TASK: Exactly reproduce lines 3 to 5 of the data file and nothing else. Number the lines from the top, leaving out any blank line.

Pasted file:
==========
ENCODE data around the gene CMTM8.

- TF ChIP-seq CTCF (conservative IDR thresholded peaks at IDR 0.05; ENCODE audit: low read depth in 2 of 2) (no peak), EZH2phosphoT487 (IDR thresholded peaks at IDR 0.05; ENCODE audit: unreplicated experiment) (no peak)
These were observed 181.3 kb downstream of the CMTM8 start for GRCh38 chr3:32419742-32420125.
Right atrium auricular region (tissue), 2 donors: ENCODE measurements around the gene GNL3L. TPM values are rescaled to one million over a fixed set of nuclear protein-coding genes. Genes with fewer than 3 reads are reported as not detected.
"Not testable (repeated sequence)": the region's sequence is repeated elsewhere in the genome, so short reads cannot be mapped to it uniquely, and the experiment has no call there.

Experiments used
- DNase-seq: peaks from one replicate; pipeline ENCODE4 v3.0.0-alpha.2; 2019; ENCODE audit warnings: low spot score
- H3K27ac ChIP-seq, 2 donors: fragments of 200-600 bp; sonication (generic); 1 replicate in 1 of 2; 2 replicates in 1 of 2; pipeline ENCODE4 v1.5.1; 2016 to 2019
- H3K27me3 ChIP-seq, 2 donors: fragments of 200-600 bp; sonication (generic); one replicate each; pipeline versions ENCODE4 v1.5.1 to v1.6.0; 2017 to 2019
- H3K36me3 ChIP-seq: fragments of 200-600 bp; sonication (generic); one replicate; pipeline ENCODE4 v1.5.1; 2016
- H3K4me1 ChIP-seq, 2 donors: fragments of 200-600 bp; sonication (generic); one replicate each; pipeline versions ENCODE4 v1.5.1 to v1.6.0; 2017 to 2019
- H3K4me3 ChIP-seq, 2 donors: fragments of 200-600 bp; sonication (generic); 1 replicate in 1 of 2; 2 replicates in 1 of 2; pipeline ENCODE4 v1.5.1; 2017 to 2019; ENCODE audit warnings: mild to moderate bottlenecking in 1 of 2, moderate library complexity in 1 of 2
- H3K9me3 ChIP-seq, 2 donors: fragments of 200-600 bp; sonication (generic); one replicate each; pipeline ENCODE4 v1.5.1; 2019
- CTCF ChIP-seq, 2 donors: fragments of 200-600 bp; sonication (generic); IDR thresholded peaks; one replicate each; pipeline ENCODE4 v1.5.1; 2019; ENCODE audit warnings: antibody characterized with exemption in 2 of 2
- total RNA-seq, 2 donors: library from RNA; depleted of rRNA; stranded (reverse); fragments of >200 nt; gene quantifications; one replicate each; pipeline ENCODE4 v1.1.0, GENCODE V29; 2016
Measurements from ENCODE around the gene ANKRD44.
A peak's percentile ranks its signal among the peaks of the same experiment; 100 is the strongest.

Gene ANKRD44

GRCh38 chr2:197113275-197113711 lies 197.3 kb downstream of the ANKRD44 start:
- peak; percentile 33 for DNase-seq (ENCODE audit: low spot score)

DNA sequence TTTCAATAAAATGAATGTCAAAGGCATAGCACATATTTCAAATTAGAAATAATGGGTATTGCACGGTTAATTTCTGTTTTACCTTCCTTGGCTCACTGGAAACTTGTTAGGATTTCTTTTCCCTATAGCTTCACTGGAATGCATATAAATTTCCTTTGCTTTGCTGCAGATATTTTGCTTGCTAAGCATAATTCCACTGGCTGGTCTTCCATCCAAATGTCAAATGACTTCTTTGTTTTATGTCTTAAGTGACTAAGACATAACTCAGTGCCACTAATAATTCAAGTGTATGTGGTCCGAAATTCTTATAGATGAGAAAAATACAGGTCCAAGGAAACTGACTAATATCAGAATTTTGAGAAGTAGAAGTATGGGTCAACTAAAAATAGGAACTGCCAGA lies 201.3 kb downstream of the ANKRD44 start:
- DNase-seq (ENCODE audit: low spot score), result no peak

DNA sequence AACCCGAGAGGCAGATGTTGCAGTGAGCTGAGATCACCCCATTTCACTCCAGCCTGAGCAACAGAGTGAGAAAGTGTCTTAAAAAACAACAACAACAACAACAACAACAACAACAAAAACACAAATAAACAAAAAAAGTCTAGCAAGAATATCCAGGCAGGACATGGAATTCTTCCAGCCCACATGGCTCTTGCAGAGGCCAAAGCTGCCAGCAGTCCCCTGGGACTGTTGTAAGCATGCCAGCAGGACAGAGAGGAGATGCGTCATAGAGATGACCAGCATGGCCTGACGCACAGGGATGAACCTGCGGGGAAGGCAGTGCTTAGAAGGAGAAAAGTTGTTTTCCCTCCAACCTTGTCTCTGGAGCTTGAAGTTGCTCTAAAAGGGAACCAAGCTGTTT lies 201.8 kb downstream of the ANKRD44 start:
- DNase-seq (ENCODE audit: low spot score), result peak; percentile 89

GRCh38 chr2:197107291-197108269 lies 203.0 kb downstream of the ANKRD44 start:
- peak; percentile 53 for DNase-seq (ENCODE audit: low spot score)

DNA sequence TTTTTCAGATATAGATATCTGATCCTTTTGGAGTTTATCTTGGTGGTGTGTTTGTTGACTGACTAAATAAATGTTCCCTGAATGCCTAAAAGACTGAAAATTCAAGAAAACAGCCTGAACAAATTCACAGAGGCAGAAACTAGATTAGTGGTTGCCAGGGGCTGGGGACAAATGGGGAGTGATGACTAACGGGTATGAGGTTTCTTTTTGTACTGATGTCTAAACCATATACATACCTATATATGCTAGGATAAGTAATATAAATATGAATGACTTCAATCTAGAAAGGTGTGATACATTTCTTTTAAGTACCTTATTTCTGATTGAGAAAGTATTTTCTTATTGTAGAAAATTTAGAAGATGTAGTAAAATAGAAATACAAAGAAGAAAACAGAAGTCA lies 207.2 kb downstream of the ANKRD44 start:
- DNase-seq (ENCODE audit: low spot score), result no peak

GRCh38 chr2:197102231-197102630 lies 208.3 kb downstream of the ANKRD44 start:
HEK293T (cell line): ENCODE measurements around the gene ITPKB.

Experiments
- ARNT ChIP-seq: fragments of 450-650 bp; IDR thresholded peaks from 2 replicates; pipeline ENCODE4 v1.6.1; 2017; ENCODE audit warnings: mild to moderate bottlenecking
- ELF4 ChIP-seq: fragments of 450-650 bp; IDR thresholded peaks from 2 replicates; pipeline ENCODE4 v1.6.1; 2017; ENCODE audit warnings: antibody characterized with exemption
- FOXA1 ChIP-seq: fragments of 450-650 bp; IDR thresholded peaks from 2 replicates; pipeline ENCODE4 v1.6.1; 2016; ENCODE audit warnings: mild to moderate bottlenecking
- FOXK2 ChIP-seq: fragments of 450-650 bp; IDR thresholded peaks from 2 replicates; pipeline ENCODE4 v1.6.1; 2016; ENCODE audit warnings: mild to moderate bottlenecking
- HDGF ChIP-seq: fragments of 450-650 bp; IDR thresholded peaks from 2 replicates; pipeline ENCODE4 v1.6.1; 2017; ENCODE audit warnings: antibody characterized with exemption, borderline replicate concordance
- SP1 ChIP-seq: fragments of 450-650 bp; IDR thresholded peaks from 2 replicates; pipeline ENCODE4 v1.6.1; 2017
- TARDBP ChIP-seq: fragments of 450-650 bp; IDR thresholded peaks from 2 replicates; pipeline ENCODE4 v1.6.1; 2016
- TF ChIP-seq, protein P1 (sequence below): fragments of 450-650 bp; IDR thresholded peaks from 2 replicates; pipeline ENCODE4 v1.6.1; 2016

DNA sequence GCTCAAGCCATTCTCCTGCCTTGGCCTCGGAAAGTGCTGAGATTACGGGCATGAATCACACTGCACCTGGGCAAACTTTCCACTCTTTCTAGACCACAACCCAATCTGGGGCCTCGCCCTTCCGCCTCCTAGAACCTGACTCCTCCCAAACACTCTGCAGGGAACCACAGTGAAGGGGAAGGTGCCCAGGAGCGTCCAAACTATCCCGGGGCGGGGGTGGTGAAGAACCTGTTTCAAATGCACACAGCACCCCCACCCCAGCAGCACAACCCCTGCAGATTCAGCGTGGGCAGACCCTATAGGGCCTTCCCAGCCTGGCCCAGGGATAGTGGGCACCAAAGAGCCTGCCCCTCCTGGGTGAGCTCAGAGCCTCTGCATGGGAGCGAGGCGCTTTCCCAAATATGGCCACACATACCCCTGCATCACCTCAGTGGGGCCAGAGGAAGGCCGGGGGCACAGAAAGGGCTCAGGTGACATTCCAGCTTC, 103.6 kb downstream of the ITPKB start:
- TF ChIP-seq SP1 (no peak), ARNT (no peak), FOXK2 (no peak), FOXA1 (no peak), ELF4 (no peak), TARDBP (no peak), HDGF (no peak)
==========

These were observed 181.3 kb downstream of the CMTM8 start for GRCh38 chr3:32419742-32420125.
Right atrium auricular region (tissue), 2 donors: ENCODE measurements around the gene GNL3L. TPM values are rescaled to one million over a fixed set of nuclear protein-coding genes. Genes with fewer than 3 reads are reported as not detected.
"Not testable (repeated sequence)": the region's sequence is repeated elsewhere in the genome, so short reads cannot be mapped to it uniquely, and the experiment has no call there.